- Medical Assessors and any participants in an assessment must have proof of double vaccination.
- Claimants, workers, and any attendees must conduct a Rapid Antigen Test onsite prior to their assessment. Tests are provided by the Commission.
- All participants are required to wear masks (except when removal is required for the purpose of the examination).
- All participants must be asymptomatic on the day of the assessment.
From 1 June 2022, we will allow people with medical exemptions evidenced by an Australian Immunisation Register form to attend in-person appointments with appropriate controls.
Federal Jurisdiction Frequently Asked Questions Published on the Commission Website
Over recent months, I have provided detailed information about federal jurisdiction and how it affects our applications. As you are aware, under the Commonwealth Constitution the High Court has the jurisdiction to hear disputes between residents of different states or between a state and a resident of another state. The Personal Injury Commission itself was not established as a court of record, and Division 3.2 of the Personal Injury Commission Act 2020 (the Act) specifically vests the District Court with the power to determine whether a matter is a federal proceeding or not.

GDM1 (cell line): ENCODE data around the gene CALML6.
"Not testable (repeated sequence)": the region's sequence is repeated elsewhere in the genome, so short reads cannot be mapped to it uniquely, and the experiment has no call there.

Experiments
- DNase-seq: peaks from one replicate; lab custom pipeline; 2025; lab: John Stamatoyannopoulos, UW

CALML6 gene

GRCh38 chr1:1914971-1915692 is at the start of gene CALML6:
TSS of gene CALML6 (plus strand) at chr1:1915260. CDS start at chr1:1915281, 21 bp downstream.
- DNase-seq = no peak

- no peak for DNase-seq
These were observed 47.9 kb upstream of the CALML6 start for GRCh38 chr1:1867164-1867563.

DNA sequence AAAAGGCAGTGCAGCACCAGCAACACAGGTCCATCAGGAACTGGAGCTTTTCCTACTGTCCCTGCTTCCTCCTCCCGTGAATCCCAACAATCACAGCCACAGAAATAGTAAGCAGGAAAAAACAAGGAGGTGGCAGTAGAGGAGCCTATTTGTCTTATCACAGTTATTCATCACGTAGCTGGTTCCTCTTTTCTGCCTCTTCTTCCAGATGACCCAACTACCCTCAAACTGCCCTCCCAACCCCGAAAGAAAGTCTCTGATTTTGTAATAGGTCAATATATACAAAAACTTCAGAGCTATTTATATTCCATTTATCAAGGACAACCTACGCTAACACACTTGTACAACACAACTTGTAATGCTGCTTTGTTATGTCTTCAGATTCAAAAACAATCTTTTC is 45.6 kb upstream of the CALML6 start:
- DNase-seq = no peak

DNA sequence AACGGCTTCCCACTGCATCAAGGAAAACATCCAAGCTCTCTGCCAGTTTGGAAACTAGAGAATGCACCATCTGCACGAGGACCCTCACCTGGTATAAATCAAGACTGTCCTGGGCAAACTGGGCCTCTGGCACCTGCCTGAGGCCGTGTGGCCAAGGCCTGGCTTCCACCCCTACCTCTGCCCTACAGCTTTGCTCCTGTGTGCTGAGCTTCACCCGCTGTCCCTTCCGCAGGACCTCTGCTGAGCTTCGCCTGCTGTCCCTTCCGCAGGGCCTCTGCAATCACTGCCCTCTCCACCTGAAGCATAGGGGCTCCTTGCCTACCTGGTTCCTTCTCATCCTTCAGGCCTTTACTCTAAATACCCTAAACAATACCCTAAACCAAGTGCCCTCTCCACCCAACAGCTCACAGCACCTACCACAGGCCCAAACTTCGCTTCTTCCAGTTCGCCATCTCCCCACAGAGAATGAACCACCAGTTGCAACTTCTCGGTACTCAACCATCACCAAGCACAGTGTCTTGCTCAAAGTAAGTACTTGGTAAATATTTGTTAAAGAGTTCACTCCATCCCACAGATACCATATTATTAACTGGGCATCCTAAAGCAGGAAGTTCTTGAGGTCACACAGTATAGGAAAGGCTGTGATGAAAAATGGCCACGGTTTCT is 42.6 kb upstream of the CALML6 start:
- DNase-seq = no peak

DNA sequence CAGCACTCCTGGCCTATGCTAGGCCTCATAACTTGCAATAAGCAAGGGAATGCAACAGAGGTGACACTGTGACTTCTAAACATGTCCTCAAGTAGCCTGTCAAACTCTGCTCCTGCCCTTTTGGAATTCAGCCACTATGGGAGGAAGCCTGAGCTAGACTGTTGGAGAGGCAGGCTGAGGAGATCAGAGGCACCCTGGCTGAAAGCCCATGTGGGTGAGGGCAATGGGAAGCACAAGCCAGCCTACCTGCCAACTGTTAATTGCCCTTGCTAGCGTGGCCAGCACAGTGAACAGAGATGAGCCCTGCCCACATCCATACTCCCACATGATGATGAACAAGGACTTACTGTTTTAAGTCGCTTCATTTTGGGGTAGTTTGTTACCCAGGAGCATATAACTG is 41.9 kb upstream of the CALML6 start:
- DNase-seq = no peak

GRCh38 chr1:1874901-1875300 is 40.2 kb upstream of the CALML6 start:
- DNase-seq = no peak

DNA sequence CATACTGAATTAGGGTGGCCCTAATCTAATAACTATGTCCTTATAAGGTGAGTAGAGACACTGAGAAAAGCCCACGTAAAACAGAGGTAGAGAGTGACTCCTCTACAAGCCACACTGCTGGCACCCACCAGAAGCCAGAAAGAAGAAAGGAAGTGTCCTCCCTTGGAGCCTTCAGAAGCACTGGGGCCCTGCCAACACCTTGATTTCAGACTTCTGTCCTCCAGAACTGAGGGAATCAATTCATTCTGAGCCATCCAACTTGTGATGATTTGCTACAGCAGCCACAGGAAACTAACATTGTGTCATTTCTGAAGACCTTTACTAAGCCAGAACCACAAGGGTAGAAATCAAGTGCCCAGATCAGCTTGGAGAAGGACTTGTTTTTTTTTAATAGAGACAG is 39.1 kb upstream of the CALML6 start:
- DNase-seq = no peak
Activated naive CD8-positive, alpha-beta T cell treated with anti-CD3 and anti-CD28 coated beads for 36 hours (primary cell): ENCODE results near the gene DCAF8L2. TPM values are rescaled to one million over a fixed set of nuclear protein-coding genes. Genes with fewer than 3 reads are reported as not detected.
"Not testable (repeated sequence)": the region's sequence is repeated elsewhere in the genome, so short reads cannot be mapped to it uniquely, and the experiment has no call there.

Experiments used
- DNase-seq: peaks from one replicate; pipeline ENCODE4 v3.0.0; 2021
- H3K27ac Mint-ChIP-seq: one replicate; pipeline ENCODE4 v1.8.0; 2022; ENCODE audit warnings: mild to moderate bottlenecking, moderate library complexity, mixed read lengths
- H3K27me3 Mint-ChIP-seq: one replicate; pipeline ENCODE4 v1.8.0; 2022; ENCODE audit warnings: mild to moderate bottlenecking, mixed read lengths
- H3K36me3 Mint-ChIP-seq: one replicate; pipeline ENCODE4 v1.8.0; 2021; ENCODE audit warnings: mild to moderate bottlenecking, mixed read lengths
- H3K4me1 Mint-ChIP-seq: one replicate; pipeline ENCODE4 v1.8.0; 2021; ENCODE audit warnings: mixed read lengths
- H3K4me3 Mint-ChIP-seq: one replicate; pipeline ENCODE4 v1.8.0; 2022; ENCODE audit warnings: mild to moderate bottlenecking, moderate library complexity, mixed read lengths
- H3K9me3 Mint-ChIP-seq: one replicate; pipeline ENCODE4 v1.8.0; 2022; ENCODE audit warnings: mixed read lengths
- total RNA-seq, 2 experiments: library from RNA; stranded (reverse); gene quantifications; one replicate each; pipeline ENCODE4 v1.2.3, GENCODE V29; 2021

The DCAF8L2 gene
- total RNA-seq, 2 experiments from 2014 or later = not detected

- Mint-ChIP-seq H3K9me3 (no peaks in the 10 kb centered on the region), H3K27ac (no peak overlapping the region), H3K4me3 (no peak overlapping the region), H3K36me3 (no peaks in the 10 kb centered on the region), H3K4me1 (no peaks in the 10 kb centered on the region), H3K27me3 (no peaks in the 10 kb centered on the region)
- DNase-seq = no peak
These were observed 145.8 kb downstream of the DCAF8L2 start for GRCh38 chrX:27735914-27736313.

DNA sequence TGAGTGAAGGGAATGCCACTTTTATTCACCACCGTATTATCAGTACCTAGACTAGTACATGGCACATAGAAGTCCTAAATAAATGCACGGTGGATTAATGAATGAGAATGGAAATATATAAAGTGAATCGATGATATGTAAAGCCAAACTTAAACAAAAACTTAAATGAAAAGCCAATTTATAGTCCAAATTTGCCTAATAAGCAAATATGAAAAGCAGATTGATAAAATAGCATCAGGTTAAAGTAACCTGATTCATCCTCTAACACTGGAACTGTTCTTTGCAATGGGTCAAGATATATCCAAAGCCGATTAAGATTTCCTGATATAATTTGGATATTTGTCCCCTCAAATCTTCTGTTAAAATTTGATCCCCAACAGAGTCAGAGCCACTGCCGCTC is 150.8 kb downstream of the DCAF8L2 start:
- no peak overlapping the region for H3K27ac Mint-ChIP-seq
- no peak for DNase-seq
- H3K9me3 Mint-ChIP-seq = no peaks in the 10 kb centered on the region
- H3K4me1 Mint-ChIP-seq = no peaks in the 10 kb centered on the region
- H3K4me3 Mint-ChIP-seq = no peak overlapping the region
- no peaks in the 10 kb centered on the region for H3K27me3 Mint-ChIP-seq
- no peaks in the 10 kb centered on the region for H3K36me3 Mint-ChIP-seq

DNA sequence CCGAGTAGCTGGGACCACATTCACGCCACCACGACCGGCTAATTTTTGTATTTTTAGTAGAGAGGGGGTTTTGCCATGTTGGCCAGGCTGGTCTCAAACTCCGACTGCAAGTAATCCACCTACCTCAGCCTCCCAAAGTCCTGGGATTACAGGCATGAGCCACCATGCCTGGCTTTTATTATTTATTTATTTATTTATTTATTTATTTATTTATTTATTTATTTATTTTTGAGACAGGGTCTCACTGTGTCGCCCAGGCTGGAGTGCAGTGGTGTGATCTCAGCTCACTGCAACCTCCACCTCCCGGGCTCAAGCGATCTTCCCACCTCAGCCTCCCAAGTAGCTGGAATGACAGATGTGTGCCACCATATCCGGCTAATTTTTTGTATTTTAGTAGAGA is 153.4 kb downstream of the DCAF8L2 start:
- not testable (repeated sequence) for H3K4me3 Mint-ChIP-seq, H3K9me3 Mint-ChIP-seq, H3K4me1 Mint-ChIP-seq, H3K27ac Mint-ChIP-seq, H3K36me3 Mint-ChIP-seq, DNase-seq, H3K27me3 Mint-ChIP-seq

To further assist practitioners to deal with matters that are potentially federally impacted, we have added a Frequently Asked Questions resource to the Commission’s website. This dedicated information section on federal jurisdiction matters also has a copy of the District Court form you need to file to obtain your determination under section 26 of the Act and some relevant authorities such as Ritchie v the Nominal Defendant, Attorney General for New South Wales v Gatsby and an opinion issued by one of our members in Ritson v State of New South Wales. I hope you find these resources useful.
Teleconferences in the Motor Accidents Division
Since 31 January 2022, applicable matters lodged in the Motor Accidents Division are allocated to a member for a teleconference within 28 days. Parties are required to file their reply within 21 days of the lodgement of the application. The prior practice from the Dispute Resolution Service where the passage of the matter would be delayed pending the filing of a reply, will no longer be applied in the Commission.
If a reply is not filed within 21 days, the Member at the time of the 28-day teleconference may make orders in the absence of the reply. Applications can be made to file a reply under the late documents rule (Rule 67).
If a party makes an application for an extension of time to lodge their reply under Rule 69, this application will be referred to the Member to deal with at the teleconference.
Further, if the application or reply that has been filed is incomplete or otherwise not ready, the Member, in the exercise of their discretion, may dismiss the matter.